(I'd only written one song before, an eleven-stanzaed ode to the student protesters of the 1960's. I can still remember the chorus: "We are the children of America, and we don't like what we see. We reject your authority. This ain't how it has to be." Yeah, I know... Bernie would be proud. My father certainly wasn't!)

The words and melody to "Hey God" came to me one afternoon while I was at my job. Amazingly, they stuck around long enough for me to go home and figure out the guitar chords. I can't remember why I decided to add the harmonica since I'd never played one before (can you tell? Ha ha).

Forty years later, I am still kind of amazed by it. Not that the song is so wonderful. It's not, and my singing and guitar playing won't win any prizes either. But I know that God used this song to show me that he was real, and that he wanted to help me. I won't claim that God "gave me" this song. I've read some of his lyrics in the book of Psalms, and this is not that. This is me doing what I'm singing about – rhyming some cliches. (And yes, eventually I realized I'd stolen a line from Neil Sedaka of all people. Deduct 25 cool points for that. That is probably why I've kept this song hidden away for almost forty years.)

I don't think I had ever stood in front of a group and played guitar and sang publicly before that Pentecost weekend. I can't believe I found the nerve, but I was riding on the crest of newfound freedom. Over the next few years, I wrote more songs and for a while I enjoyed performing them, sometimes with a small band. These days I'd rather go to the dentist than sing for people (and go ahead and say it, most of them would rather go to the dentist than hear me sing). My style never evolved past the whiney singer-songwriters of the early 1970s. No one will ever accuse me of writing a song that made people want to get up and dance.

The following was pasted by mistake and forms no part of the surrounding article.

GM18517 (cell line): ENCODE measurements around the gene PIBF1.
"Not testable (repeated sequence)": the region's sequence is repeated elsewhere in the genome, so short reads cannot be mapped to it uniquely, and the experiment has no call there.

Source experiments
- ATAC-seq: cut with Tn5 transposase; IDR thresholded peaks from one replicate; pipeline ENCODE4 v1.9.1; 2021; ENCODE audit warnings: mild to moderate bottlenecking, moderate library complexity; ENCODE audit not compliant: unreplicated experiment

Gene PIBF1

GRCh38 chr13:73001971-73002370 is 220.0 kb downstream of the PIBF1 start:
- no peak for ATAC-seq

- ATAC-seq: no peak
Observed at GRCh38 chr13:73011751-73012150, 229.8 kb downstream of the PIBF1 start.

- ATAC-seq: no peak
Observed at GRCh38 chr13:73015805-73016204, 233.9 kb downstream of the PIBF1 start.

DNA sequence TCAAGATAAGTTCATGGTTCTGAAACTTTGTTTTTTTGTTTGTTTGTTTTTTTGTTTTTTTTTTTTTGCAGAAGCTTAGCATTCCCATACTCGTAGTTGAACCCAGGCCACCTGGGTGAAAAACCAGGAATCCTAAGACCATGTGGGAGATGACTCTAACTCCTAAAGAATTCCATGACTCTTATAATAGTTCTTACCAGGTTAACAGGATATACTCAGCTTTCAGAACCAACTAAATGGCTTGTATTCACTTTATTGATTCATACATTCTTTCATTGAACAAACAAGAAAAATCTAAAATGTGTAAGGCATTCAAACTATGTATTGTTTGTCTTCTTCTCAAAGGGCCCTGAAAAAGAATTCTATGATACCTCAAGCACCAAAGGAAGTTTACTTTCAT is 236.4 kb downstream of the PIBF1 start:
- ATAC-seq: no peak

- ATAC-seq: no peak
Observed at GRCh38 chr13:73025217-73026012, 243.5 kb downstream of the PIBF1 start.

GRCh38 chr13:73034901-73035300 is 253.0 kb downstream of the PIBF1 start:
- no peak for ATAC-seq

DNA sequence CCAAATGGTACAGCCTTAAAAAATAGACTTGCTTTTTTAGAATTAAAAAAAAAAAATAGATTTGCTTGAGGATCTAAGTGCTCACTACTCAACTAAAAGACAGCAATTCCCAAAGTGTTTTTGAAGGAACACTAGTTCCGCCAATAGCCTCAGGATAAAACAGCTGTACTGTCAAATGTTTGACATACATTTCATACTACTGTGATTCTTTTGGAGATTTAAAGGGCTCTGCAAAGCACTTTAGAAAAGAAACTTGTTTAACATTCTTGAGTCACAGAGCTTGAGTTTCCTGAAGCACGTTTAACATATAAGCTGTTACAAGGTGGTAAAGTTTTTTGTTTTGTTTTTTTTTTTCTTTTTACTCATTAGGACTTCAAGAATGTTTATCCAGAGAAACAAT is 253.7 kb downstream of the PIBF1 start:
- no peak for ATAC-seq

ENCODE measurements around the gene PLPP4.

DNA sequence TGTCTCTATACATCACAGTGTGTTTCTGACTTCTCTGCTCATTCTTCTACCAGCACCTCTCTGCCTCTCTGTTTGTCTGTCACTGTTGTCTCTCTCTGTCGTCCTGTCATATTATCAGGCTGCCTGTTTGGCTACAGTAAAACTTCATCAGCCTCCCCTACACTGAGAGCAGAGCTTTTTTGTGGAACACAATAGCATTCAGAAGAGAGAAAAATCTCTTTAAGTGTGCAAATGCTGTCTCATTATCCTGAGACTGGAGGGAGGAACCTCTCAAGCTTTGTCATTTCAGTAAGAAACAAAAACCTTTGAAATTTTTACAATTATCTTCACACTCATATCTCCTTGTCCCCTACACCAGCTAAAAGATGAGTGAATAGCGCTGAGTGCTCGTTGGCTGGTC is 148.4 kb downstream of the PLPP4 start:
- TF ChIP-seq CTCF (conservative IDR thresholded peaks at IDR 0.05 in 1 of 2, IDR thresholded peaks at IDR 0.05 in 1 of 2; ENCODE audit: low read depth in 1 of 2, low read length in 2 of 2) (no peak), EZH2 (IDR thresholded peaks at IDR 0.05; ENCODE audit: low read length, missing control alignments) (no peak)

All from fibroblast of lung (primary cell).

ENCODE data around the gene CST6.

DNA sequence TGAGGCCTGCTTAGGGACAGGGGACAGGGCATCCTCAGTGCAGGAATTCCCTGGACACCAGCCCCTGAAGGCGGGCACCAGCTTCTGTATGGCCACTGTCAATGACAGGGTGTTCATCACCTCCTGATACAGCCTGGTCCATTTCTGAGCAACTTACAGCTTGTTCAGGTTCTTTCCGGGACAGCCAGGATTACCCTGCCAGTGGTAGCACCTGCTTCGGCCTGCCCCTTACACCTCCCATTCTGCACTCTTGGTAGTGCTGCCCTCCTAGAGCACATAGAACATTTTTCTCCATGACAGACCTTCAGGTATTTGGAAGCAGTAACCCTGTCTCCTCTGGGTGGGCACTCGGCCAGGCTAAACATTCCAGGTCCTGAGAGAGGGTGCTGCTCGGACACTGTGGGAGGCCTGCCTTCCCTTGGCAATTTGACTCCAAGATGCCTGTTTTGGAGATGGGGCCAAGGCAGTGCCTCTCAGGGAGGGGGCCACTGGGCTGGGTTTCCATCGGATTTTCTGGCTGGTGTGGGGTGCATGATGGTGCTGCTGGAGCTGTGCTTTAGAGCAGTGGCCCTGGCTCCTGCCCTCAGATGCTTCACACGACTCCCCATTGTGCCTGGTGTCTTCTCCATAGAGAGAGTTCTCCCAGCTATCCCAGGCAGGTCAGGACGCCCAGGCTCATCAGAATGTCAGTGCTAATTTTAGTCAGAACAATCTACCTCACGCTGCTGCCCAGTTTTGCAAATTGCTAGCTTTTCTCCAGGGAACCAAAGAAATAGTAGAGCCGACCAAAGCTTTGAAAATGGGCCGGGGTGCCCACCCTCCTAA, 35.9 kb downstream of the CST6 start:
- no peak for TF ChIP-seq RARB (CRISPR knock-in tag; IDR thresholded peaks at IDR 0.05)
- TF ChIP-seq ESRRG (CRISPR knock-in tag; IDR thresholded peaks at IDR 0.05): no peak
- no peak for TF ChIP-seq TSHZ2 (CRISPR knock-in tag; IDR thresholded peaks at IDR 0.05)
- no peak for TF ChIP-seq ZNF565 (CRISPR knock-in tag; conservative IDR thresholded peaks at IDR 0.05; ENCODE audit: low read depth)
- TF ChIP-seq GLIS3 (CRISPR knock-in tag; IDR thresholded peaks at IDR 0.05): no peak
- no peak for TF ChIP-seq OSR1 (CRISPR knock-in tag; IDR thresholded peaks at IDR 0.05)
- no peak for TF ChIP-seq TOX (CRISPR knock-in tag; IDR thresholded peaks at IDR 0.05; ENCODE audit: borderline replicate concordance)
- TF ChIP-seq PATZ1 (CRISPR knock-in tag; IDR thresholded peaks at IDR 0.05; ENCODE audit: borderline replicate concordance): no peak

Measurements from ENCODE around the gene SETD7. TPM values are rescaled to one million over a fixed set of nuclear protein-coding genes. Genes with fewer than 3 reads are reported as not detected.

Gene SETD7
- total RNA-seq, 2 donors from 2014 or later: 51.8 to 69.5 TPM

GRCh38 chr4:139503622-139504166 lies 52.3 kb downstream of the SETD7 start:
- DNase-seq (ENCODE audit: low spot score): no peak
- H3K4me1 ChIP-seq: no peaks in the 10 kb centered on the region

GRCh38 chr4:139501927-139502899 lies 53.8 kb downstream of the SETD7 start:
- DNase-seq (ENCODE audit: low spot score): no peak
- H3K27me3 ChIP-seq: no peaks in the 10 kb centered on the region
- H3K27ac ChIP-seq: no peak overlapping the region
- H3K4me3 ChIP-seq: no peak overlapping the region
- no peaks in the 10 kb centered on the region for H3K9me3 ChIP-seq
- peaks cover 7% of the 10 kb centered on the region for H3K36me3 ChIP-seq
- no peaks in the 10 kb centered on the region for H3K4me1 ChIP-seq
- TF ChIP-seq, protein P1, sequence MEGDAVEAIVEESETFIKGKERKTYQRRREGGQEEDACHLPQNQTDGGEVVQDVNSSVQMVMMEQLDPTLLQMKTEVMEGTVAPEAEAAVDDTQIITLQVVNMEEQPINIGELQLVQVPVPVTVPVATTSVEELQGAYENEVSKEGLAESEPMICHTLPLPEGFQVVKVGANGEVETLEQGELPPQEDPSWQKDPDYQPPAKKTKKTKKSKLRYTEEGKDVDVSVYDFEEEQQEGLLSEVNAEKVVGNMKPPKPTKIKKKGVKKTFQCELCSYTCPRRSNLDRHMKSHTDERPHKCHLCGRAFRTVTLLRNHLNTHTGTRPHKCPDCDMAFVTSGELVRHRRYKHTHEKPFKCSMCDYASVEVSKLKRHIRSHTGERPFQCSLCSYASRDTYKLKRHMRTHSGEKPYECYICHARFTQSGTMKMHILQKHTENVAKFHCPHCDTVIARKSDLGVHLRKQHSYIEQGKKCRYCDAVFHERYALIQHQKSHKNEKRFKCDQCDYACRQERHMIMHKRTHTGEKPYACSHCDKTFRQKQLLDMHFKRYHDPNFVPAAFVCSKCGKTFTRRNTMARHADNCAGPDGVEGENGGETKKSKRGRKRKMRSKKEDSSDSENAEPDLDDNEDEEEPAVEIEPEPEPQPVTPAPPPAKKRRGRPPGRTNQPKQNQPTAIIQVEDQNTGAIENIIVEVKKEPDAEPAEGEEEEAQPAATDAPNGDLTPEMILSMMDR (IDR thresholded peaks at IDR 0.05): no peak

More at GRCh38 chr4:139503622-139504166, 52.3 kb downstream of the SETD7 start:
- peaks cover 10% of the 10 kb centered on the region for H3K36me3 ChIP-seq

When I was a kid, I loved this poem by a.a. milne from the Winnie the Pooh book, "Now We Are Six."

tims blog

When I was one,
I had just begun.
When I was two,
I was nearly new.
When I was three,
I was hardly me.
When I was four,
I was not much more.
When I was five,
I was just alive.
But now I am six,
I'm as clever as clever.
So I think I'll be six
now and forever.

Well, now I am sixty. Six times ten. In many ways, I am still that kid who thinks he is as clever as clever. But more than that, I am someone who is thankful in the depths of his being for the life he's been blessed to live. God really did shed a little light down on me, and he washed away the anguish that resided in my soul. He filled that void with his words of truth and with family and friends like you, people who are very precious to me. "I lost a world of troubles and I found some loving and some sweet harmony." I know it sounds corny, but it is true.

Happy birthday to me. Life isn't always a piece of cake, but today I'll have mine with ice cream and candles.